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My child has trouble sleeping – Sleep apnea in children and what to look for?

“He won’t sleep!” “This is stressing me out!” “I’m afraid he’s going to stop breathing in his sleep!” That’s what pediatricians hear over and over again from parents. It can be an extremely distressing experience on many levels, but the most alarming part may be that a child with a history of apnea can go undetected for years.

So, if your child is facing trouble sleeping or you want to learn more about sleep apnea in children, you are at the right place. In this guide, we will discuss sleep apnea, its causes, treatments, and more? So, let’s get right into it.

What Is Obstructive Sleep Apnea?

Obstructive sleep apnea (OSA) is a common disorder that occurs when the muscles in your child throat become relaxed during sleep. This relaxation causes the airway to become blocked, resulting in moments of shallow breathing or no breathing. These episodes repeatedly happen during sleep and can last for many minutes at a time.

Because it is so common, OSA happens in about two to five percent of children. Untreated OSA can potentially lead to life-threatening complications, like heart disease and hypertension.

What Causes Sleep Apnea in Children?

Sleep apnea in children is usually the result of several factors. Some of these include:

Congenital Heart Disease: This is the most common cause of OSA in children and usually occurs before birth. 

Obesity: Sleep apnea occurs more often in overweight or obese children than in those underweight or normal weight. 

The other causes include medical conditions such as Down syndrome or cerebral palsy, problems with the jaw, a large tongue, and a family history of OSA. 

What Are The Symptoms Of OSA?

The symptoms of sleep apnea in children are similar to those in adults, but they may differ in some ways. When your child has symptoms of OSA, look for these signs:

  • Does he snore? Loud, persistent snoring is the most obvious sign of OSA. Other sounds like gasping, choking, and grunting are also possible.

  • Is he tired during the day? Because your child isn’t getting enough oxygen, he may not be as active or energetic as he should be.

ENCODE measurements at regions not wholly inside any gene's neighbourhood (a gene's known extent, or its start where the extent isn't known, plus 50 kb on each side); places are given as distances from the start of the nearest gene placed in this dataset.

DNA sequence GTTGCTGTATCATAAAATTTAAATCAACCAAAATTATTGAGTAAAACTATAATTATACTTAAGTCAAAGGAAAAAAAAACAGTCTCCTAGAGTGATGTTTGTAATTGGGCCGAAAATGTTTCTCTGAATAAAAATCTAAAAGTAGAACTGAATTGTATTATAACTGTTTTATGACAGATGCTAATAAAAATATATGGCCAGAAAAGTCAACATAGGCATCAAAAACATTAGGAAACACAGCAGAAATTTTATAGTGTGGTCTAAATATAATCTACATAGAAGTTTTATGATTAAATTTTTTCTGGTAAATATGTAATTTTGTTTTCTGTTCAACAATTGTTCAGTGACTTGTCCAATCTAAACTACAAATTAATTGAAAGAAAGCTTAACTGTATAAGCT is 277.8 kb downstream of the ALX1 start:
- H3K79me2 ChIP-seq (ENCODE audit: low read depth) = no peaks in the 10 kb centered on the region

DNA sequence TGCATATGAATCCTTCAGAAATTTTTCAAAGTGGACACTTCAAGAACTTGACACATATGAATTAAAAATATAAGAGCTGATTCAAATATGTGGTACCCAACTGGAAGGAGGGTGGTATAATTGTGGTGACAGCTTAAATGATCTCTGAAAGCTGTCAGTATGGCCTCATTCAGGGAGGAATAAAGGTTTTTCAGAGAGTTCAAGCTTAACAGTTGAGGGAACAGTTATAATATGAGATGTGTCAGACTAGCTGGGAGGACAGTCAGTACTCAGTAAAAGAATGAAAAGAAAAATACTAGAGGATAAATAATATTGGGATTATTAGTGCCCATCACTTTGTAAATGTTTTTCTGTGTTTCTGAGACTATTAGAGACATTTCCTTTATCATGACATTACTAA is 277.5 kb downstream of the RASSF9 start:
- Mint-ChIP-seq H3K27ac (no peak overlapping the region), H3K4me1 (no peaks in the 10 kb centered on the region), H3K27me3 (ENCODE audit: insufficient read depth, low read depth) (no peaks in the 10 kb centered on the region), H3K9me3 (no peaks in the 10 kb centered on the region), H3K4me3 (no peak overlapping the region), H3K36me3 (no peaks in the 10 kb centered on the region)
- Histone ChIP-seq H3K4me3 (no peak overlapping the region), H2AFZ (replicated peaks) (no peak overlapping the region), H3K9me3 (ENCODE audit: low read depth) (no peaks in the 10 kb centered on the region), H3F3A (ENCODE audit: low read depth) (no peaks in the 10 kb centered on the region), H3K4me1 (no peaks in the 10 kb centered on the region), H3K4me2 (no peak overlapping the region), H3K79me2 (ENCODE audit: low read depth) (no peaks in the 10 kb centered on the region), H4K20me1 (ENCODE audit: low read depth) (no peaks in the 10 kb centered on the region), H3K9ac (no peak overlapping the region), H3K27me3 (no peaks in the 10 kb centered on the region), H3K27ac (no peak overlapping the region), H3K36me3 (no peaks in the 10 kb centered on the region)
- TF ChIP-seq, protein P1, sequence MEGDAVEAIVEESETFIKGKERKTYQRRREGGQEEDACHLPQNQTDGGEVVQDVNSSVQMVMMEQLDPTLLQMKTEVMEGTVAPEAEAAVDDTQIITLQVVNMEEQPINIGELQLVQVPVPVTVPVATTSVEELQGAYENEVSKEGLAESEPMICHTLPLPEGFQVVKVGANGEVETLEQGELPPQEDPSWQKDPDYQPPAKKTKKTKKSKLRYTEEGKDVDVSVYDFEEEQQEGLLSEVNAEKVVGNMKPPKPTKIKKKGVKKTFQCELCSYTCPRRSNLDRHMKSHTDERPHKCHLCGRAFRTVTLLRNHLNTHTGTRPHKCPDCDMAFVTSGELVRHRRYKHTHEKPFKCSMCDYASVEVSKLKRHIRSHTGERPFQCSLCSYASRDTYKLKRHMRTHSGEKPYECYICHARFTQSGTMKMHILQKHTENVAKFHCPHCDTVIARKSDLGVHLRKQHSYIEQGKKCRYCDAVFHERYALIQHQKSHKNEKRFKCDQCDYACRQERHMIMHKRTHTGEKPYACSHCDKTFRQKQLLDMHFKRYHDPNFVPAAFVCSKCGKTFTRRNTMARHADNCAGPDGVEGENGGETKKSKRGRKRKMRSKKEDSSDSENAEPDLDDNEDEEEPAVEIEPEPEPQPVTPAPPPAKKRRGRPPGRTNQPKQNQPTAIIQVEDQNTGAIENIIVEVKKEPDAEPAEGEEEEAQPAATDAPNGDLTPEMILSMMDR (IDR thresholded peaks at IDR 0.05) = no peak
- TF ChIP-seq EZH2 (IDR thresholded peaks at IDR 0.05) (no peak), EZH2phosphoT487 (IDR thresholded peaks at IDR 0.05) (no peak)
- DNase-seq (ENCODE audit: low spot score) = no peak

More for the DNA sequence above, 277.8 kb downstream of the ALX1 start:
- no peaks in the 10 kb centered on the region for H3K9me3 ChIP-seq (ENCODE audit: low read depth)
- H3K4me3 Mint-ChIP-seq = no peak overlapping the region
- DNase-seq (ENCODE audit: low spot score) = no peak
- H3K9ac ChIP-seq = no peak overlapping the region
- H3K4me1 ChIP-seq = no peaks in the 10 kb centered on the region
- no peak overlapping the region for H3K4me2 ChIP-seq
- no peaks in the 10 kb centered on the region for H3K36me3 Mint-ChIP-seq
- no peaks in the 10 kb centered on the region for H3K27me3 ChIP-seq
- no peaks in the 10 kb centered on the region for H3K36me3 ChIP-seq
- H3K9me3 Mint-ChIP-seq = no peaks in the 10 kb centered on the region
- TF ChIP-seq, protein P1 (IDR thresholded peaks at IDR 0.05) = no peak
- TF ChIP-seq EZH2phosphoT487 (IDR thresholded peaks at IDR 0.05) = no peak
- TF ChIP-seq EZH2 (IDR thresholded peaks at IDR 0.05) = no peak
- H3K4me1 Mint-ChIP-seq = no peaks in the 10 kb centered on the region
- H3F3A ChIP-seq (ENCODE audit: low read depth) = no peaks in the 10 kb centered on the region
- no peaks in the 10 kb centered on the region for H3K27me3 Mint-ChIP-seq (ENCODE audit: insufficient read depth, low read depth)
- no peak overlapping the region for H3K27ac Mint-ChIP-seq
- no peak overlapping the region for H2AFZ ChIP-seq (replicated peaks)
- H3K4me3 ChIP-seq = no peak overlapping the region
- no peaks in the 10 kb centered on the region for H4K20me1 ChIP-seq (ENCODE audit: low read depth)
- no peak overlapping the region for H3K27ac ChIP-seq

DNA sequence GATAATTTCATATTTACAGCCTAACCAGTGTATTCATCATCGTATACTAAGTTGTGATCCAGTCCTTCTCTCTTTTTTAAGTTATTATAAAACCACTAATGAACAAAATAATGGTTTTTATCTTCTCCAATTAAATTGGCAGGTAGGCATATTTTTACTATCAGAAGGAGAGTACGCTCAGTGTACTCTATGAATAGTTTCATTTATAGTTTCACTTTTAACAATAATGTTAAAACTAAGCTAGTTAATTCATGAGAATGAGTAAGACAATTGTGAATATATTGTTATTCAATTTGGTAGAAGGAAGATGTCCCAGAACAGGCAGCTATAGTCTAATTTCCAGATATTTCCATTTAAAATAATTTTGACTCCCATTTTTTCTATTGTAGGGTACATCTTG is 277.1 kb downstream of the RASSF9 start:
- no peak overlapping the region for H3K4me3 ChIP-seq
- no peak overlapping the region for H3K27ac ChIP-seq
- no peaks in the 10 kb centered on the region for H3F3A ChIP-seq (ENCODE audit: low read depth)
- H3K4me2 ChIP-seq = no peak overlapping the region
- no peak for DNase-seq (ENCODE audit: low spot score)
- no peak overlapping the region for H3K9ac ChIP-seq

• Does he have trouble sleeping? Your child may have difficulty falling asleep, staying asleep, and sleeping through the night. In some cases, children with OSA sleep more than 10 hours a night, but this can indicate a problem. 

As we mentioned above, sleep apnea is characterized by repeated episodes of shallow breathing or no breathing at all. These episodes are often followed by loud snoring, gasping, choking, or grunting.

If your child has any of these symptoms, talk to your pediatrician. He will then do a physical examination and gather other information to diagnose OSA. At that time, he may want to refer you to a sleep clinic for further evaluation.

What Is The Treatment For OSA?

Just because your child has been diagnosed with sleep apnea doesn’t mean that treatment is necessary or even recommended. However, if you feel that your child needs treatment, there are several options between mild and severe.

If your pediatrician suggests mild treatment, he will likely recommend sleeping with the head of the bed raised by at least 6 inches. It can be done with a “U-shaped” pillow designed to support the head at different levels and angles. If you have an adjustable bed with a dip in the middle, this may already be in place, but some beds do not have these mechanisms built-in.

He may also recommend using a continuous positive airway pressure (CPAP) machine during sleep. This will provide pressurized air through a face or mouthpiece to keep the airway open. Some children may find the CPAP machine cumbersome and difficult to tolerate.

Sleep apnea is more prevalent in children who are overweight or obese. Your child needs to maintain a healthy weight and well-balanced diet throughout life. An eating disorder such as anorexia nervosa also causes severe sleep apnea episodes.

Otolaryngology (ear, nose, and throat) doctors can remove or adjust the tonsils, adenoids, and jaw. Some children may need surgery for sleep apnea. However, these are usually only considered in the most severe cases.

Doctors may also recommend a medical treatment called continuous positive airway pressure (CPAP), similar to the CPAP machine discussed above.

Summing Up

So, does your child have trouble sleeping? Does he snore? If you answer yes to these questions, it is important to talk to your doctor right away. Untreated sleep apnea in children can potentially lead to life-threatening complications, so you must diagnose and treat the condition as soon as possible. If you are looking for the best pediatric sleep apnea treatment, you should visit the MyPedia clinic. Our team of pediatricians will guide you through every step of treatment, so there is nothing to worry about.

Schedule your appointment now or call us at +971559311752.